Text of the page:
Depending on your philosophical position, throughout this weekend the Expo Mart at Pittsburgh Mills shopping mall near Tarentum is either the safest place in Allegheny County or the most dangerous.
A record crowd was expected at the two-day Pennsylvania Gun Collectors Association gun show. Eager to buy controversial firearms before anticipated regulation changes, fearful that some guns will be banned or looking for a good deal among skyrocketing prices, gun collectors waited outside in half-hour lines Saturday and jammed the aisles between vendors' tables.
Saturday, on national Gun Appreciation Day, group president Phil Dacey said weekend attendance was expected to top the organization's two-day record of 5,400 (plus an uncounted number of group members) set four years ago at Westmoreland Mall in Greensburg. Mr. Dacey said this weekend's crowd will easily surpass 2012's record of about 3,300.
"This will beat that," he said, at his World War II memorabilia booth. "It was crazy this morning."
Surrounding Mr. Dacey, dozens of federally licensed dealers filled display tables with new, used and antique firearms, knives and military gadgets. In the crowded aisles, private dealers hoping to make a sale carried guns slung over their shoulders with "For Sale" signs taped to the muzzles. It was a family affair with children tagging along behind mom and dad and joking about stacks of T-shirts and bumper stickers bearing funny conservative-based slogans.
Thousands of guns are available at the weekend show, all required to be displayed inoperable with wire or plastic locks preventing them from firing. All magazines must be removed. Selling firearms in the parking lot, at the entrance or in the mall is prohibited. Armed police at the doors check incoming firearms and prevent customers from carrying guns into the mall. Additional police patrolled the aisles.
Gun show customers found that prices for some firearms, which had risen following the November presidential election, had soared again as a result of the national gun ownership debate following the Connecticut school shooting in December.
"I bought an AR-15 on Black Friday for about $700," said Dave Guenther of Shaler. "Two weeks later the same gun was going for $1,700. Ammunition, too. It's .223-caliber, they're going for $1 a piece."
A used Bushmaster AR-15 was listed at $2,150. A military style semi-automatic rifle, controversial because of its use in recent mass shootings in the United States, was a bargain compared with less notorious weapons. A Black Rain Ordnance Fallout 15 5.56 mm semi-automatic was selling for $3,955.
Bill Warner, a gun collector from Slippery Rock, said many gun show customers go to browse for comparative prices, not necessarily to buy.
"This is the best place to shop for prices, the best place to get a look at all the gun dealers in the area," he said. "They'll have specials, but they can't bring enough stuff. Collectors will see who has the best deal and go to the shop later to buy."
Gun show customers who want to buy from a licensed dealer face the same procedure as if they were shopping at a gun store. The "gun show loophole," which in some states permits sales at shows without the FBI-run National Instant Check System background checks, is closed in Pennsylvania.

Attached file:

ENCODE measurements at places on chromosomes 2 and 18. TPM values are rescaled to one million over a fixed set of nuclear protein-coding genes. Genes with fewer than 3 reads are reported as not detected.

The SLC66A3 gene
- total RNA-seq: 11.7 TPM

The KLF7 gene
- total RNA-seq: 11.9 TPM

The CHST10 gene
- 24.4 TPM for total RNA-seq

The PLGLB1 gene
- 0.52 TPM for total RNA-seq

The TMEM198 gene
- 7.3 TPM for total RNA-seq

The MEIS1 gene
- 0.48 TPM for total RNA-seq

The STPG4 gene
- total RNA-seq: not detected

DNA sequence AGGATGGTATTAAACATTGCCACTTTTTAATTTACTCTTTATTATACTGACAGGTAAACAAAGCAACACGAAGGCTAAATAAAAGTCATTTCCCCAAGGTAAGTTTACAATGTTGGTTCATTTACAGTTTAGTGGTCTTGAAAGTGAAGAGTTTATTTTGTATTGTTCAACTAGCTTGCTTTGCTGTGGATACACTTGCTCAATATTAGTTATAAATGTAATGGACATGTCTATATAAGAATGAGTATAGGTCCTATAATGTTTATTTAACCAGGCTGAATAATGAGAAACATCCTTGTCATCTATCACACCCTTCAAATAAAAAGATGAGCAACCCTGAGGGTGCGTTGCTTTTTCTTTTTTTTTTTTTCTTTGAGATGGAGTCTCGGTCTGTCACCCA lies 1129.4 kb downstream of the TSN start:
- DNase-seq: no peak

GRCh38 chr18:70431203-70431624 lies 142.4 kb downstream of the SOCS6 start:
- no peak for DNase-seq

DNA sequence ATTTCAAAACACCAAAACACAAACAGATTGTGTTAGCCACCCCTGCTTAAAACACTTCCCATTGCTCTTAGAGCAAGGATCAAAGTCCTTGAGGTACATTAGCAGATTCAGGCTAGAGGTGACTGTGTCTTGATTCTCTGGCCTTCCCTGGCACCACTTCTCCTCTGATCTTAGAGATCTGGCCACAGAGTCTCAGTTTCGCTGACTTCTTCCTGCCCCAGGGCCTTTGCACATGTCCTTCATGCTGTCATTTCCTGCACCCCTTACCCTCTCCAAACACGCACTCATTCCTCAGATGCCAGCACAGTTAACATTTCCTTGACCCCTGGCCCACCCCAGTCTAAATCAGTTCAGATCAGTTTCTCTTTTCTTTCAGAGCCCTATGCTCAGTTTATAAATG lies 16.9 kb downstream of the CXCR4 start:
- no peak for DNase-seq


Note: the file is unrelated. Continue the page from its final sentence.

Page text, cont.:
"I'm a dealer," said Mr. Dacey, "so by law I have to get your ID, have you fill out the forms and run you through a background check."
There is, however, a legal way for gun owners at a show or anywhere in Pennsylvania to transfer a rifle or shotgun -- including military-style weapons with extended magazines -- without a background check. By state law, private dealers, including those at the gun show carrying rifles marked for sale, can transfer a gun with no background clearance. The rule does not apply to handgun sales.
Stephen Douglas of Beaver said he hadn't found a buyer for the used .223-caliber AR slung over his shoulder. He wouldn't name his price.
"It's completely legal in this state, and I think it's a good law," he said. "A little business between two people of a legal item -- that shouldn't be anybody's business."
Mr. Dacey said he isn't so sure.
"I don't like the law," he said. "I don't know if there's been a poll, but even most of the gun people here would agree to an expanded background check of anybody anywhere buying a gun."
Before becoming president of the collectors association and organizer of its gun shows, Mr. Dacey was a Pittsburgh police lieutenant and acting commander. He ran the department's Gun Task Force under Mayor Tom Murphy. In 1995, then-Lt. Dacey was sent to Harrisburg to consult with members of the state Senate and House on the Firearms Act that is currently in effect.
"I was sitting in a room with legislators who didn't know the difference between a rifle and a shotgun," he said. "[The police] pushed to make dealers do a background check on every gun. We wanted it, but because of politics and [pressure from] sportsmen's groups, they wouldn't expand it to private sales."
Legal everywhere in Pennsylvania, the private sale of rifles and shotguns with no background checks is permitted at the gun shows, said Mr. Dacey, because "it facilitates the ebb and flow."
"It's just a whole system of transaction," he said. "They might sell it to [a federally licensed dealer]. They might sell it to a person, and with the money they get they might buy one of my guns. There are a lot of people coming in here today selling more traditional guns and then using the money to buy one of the guns they're afraid will be banned."
Some private dealers, including Mr. Douglas, left the show without making a sale.
"They're asking too much," said Mr. Dacey. "The market is starting to react to the price range, and the prices are out-stepping the demand. I think it's going to start to taper off."
John Hayes: firstname.lastname@example.org or 412-263-1991. First Published January 20, 2013 5:00 AM